The stress on auton­omy and imme­di­acy brought a sec­tar­ian hue to the revival­ist project which bore a remark­able sim­i­lar­ity to both the method and con­tent of ancient Gnos­ti­cism. In my arti­cle, “Reli­gion by the peo­ple, for the Peo­ple, and of the Peo­ple”,4 I have explored fur­ther the roots of this sec­tar­ian spirit as it man­i­fested itself in 18th cen­tury Amer­ica; how­ever, for our present pur­poses it should suf­fice to say that just as Gnos­ti­cism sub­sti­tuted the pub­li­cally acces­si­ble reli­gion of Chris­tian­ity for a pri­va­tized elit­ism avail­able only to those who had a par­tic­u­lar type of illu­mi­nat­ing expe­ri­ence, so the ten­dency among many revival­ists was to deny the legit­i­macy of those pub­li­cally acces­si­ble means of grace offered by the church, at least where such means were not accom­pa­nied by a cer­tain type of sub­jec­tive expe­ri­ence. This approach drifted towards the Gnos­tic obses­sion with the invis­i­ble through down­play­ing the role that the insti­tu­tional church could play in the nur­ture, growth and cat­e­chis­ing of believ­ers from an early age. Since the vis­i­ble church con­tained many who, though trust­ing in Christ for their sal­va­tion, had never had the type of vio­lent con­ver­sion expe­ri­ence that sup­pos­edly marked out the true peo­ple of God, the orga­nized church began to be seen as a dis­trac­tion from “vital reli­gion” at best and a con­duit of decep­tion at worst.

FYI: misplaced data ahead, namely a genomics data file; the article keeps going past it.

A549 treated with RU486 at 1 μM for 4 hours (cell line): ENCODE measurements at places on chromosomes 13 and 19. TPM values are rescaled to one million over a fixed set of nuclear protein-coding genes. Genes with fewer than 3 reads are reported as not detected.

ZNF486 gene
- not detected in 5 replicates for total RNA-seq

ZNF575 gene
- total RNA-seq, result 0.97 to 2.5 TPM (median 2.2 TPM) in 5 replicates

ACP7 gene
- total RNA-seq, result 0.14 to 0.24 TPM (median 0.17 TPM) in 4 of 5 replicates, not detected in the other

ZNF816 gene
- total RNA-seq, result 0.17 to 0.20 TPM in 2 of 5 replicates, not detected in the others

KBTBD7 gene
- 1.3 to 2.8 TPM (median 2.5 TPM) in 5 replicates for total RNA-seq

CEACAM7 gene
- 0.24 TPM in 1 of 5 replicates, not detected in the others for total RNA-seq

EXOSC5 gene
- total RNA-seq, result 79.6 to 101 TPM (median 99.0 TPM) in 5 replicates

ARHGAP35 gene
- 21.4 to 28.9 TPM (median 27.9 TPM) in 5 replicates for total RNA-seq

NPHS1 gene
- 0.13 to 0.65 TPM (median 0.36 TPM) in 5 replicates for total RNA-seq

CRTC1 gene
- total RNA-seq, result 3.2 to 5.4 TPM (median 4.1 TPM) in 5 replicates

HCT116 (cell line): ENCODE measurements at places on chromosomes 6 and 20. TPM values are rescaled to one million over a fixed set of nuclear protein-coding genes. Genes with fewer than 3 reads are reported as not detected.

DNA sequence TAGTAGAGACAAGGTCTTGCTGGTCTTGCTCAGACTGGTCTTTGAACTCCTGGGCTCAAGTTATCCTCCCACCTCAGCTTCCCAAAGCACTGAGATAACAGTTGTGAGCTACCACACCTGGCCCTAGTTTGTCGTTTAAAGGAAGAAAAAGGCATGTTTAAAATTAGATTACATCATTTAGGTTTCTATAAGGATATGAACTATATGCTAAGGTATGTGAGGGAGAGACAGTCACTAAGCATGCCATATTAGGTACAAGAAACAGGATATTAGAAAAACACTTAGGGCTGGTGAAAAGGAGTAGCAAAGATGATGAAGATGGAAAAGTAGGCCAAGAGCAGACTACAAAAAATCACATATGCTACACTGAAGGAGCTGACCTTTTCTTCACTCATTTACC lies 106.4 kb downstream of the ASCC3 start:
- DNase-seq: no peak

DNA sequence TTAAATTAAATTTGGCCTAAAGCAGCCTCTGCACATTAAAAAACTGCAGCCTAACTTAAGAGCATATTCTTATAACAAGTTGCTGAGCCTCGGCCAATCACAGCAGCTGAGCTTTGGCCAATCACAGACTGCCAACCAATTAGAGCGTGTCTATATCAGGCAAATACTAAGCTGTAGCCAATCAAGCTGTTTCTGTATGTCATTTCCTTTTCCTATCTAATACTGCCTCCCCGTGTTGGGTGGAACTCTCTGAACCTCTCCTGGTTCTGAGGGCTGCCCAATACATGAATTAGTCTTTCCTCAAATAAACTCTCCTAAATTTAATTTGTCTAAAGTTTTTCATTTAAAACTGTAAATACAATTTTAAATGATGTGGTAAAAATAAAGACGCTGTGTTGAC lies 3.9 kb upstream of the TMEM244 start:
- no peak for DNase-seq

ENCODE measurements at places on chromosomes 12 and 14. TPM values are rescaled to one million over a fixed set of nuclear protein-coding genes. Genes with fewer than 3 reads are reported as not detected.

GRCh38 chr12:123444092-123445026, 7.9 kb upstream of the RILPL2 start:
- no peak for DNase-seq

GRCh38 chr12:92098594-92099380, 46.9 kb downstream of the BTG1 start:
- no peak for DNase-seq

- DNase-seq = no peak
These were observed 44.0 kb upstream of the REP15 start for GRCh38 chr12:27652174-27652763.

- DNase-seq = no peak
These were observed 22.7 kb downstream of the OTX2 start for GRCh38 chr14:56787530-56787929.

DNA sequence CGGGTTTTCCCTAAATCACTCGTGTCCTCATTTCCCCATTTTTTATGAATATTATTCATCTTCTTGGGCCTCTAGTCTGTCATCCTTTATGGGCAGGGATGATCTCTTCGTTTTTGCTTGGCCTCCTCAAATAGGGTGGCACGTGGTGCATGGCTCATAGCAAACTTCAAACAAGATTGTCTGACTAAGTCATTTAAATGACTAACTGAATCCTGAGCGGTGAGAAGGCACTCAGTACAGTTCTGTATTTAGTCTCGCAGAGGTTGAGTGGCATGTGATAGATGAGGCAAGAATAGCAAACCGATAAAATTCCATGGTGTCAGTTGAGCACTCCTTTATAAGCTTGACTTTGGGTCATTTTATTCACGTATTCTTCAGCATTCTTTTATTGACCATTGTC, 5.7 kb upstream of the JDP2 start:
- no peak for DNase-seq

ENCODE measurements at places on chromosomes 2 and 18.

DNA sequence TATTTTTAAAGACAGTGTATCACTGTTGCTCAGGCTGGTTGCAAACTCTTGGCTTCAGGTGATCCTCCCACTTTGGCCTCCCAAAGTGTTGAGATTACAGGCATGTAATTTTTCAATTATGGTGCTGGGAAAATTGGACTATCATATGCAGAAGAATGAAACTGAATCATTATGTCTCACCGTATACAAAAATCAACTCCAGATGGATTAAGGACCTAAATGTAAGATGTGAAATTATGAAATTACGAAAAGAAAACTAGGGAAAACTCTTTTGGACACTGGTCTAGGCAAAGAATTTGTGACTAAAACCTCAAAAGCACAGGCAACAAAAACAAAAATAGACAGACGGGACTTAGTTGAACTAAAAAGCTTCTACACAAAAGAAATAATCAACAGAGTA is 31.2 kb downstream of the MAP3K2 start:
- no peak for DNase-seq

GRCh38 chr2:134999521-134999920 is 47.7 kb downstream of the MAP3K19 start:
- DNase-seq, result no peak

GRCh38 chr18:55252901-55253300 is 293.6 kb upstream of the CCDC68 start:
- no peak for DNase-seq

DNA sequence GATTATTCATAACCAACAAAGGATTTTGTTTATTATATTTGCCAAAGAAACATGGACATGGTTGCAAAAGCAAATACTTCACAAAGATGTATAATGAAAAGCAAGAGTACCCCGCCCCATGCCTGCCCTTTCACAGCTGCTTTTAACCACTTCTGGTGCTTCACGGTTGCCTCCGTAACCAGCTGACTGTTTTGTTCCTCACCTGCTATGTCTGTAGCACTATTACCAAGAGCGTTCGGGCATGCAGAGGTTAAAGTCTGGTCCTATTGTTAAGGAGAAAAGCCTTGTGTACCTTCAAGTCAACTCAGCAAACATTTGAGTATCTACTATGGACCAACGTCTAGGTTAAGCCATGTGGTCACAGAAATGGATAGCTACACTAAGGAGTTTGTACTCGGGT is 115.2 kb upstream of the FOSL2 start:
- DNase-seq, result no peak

These are only a few exam­ples of the way that Amer­i­can evan­gel­i­cal­ism began to col­lude with Gnos­ti­cism and its sus­pi­cion of all medi­at­ing struc­tures. This cre­ated a social-​​spiritual cul­ture in which matter/​spiritual dual­ism became a dom­i­nant motif. The type of dual­ism I have in mind was help­fully defined by Suzanne Selinger as follows:

Dual­ism in it reli­gious sense in west­ern culture…divides real­ity into two forms or qual­i­ties — that is, real­ity is dyadic — with onto­log­i­cal par­ity and with oppo­site moral val­u­a­tion.”5

Such dual­ism “does not refer to a meta­physic in which two dif­fer­ent kinds of real­ity are sup­posed, but one which con­ceives two real­i­ties as either oppo­sites or con­tra­dic­tions of each other…Dualism denies such an inter­ac­tion, either explic­itly or by con­ceiv­ing the two in such a way that it becomes impos­si­ble con­sis­tently to relate them.”6

A ques­tion that has been too lit­tle explored is what role, if any, Jonathan Edwards played in this process? Did the ris­ing cli­mate of dual­ism, rep­re­sent a sharp dis­con­ti­nu­ity with the thought of Edwards, or are there commonalities?

Mod­ern Sci­ence and the Despir­i­tu­al­iza­tion of Matter

In the 17th cen­tury, under the impe­tus of new advances in sci­ence, a par­a­digm shift had taken place in how man thought of the world. When medieval man had looked up into the sky and con­tem­plated the heav­ens, he was greeted not with a deep vacu­ity, but with a delight­ful dance; not a machine unwind­ing like clock­work, but a mag­nif­i­cent cer­e­mony unfold­ing like a dance. It was a cos­mos that the medieval and renais­sance scholar C.S. Lewis described as “tin­gling with anthro­po­mor­phic life, danc­ing, cer­e­mo­nial, a fes­ti­val not a machine.”7